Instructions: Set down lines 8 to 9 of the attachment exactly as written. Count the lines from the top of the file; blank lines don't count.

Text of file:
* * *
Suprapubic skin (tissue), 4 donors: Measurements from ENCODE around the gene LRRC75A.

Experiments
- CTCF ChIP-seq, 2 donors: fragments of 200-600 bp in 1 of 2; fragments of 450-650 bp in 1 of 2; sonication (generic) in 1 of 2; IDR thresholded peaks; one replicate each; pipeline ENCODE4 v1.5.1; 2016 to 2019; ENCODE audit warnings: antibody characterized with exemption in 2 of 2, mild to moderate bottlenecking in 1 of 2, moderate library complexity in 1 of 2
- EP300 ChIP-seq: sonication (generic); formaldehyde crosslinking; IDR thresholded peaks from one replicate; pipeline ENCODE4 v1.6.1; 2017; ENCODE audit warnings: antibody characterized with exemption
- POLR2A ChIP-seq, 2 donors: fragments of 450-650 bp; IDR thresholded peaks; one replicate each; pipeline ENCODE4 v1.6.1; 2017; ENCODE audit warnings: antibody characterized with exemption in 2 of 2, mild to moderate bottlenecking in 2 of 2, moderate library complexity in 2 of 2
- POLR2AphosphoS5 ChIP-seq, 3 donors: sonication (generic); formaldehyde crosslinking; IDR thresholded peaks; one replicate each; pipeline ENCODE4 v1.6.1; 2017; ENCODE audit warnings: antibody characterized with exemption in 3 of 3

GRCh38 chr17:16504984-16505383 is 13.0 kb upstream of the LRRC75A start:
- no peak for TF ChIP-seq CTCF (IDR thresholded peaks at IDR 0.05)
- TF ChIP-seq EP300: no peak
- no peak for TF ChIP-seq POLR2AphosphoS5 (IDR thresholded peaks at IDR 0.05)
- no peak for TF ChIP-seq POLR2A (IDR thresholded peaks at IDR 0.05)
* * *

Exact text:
- no peak for TF ChIP-seq CTCF (IDR thresholded peaks at IDR 0.05)
- TF ChIP-seq EP300: no peak